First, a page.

The belief that a human business organisation can be designed in the same way that we might design a piece of machinery is a case of misplaced generalisation. There is a tendency for management consultants to study five, ten or fifteen companies over a period of five, ten, or fifteen weeks or months and produce generalised models of ‘best practice’ that they assume are fully prescriptive and imitating them will result in success. This kind of ‘hypothesis based consultancy’ is fundamentally flawed. Its scientific metaphor is that of Newtonian physics in which ‘cause’ is always assumed to be separate from ‘effect’ and that by gathering enough data on the relationship between the two the effect can be determined by the manipulation of the cause. Again this assumes a mechanical universe.
It is also a process of unwarranted generalisation. A bit like turning up in Calais, seeing someone wearing glasses and concluding that all Frenchmen (or women) do. Thinking about how people work in an organisation purely in terms in terms of factory based production theory leads to the wrong sort of organisational models. We need a new model in which the manager is not the captain or navigator of the ship but rather the designer that sets the parameters within which the ship can operate. A gardener rather than an engineer. We can’t produce drawings of a future organisation and hope to build it. Once we see that an organisation is complex rather than merely complicated we must try to start ‘journeys’ rather than aim for goals to be achieved.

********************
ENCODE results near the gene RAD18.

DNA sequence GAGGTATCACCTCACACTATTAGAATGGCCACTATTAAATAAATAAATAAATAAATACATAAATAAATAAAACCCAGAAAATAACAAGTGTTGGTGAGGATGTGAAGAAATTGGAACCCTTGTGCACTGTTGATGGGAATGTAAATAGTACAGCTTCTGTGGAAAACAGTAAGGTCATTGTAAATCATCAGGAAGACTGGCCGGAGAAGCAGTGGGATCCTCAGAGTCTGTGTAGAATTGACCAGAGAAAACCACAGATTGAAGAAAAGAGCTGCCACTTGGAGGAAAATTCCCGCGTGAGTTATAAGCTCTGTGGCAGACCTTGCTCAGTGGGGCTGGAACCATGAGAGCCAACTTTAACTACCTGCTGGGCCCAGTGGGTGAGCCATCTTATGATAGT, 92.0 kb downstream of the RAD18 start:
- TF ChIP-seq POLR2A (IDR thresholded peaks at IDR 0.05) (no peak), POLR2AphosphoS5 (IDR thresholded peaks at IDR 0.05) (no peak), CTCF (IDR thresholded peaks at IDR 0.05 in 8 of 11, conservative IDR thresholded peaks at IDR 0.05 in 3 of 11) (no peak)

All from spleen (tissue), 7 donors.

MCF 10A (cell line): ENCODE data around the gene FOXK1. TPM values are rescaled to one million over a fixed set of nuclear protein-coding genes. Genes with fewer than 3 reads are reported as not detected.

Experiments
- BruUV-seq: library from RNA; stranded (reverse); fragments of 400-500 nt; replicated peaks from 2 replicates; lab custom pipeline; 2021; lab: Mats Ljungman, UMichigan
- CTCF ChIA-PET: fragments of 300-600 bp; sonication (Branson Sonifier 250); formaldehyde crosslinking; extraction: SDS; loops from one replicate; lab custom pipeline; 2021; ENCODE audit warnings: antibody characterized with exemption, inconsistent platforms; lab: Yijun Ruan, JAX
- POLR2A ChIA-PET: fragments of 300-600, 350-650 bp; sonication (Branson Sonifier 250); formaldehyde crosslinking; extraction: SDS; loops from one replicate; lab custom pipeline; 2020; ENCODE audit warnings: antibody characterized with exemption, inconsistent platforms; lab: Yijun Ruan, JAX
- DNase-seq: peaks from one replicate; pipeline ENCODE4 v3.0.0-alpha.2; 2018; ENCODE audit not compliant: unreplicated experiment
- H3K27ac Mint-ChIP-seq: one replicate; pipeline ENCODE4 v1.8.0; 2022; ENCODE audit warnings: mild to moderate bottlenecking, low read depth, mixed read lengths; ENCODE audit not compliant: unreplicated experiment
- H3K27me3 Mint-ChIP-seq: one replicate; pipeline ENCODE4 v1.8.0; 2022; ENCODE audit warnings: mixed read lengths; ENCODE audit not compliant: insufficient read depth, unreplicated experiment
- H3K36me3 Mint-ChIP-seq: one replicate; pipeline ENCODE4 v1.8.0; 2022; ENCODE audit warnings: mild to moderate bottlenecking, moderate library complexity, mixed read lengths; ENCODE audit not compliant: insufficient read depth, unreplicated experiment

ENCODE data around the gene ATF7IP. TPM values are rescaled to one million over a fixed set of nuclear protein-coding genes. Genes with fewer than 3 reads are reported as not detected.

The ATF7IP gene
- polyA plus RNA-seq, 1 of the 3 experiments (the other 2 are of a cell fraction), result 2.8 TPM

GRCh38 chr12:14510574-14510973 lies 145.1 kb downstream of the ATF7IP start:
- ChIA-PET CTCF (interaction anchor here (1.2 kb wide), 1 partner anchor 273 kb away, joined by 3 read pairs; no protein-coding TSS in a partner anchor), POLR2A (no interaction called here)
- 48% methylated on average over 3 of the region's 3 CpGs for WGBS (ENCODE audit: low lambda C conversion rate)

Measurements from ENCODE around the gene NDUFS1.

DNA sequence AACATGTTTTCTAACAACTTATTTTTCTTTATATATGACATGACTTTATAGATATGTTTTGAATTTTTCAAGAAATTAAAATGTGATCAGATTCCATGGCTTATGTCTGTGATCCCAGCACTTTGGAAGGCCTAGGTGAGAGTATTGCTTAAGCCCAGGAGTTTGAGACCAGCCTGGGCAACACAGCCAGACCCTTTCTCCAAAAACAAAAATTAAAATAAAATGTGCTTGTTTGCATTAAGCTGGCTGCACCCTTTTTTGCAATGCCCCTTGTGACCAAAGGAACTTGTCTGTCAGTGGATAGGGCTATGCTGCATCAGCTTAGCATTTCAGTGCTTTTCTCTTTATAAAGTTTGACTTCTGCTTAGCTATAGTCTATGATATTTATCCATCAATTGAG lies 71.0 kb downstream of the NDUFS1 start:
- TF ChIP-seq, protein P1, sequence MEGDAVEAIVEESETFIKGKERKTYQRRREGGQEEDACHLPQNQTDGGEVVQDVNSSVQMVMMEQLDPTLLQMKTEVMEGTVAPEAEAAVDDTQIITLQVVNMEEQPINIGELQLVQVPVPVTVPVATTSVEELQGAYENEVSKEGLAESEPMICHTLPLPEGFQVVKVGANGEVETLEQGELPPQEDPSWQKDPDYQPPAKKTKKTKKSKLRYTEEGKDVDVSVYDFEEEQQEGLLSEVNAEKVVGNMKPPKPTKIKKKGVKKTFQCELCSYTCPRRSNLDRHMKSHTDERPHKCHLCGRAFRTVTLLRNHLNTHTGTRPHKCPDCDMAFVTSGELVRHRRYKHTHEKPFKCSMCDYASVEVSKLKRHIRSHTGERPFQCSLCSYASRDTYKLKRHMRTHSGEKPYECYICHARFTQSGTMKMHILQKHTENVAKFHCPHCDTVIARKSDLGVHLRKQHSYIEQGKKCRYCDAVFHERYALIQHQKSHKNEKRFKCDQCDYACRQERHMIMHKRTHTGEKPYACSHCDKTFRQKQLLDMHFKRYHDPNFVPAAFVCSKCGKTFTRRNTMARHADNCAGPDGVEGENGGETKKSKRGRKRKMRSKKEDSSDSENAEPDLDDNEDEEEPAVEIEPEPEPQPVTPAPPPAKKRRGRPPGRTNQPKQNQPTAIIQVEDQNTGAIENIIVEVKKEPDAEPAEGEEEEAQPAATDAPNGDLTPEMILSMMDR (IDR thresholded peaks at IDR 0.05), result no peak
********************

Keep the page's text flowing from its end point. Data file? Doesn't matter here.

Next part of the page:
3.The myth of the rational agent:
Most ‘management science’ consultants assume that individuals (or even groups of individuals) behave on a rational basis if fed sufficient data. This imposes the current model of computer based information flow onto interactions involving people. It fails to recognise that the individual is part of a particular social network and does not make each decision on a ‘clean’ basis. The way people behave is not merely built up from their own interactions over time but the ‘stories’ passed down them by past generations. It is stories that largely determine attitude and in some societies the ‘script’ is so structured that it is impossible to break out of it.
This is the belief that everything an agent does in a community or organisation is based on the expectation of a ‘return’. In most economic theory all transactions are in terms of financial value.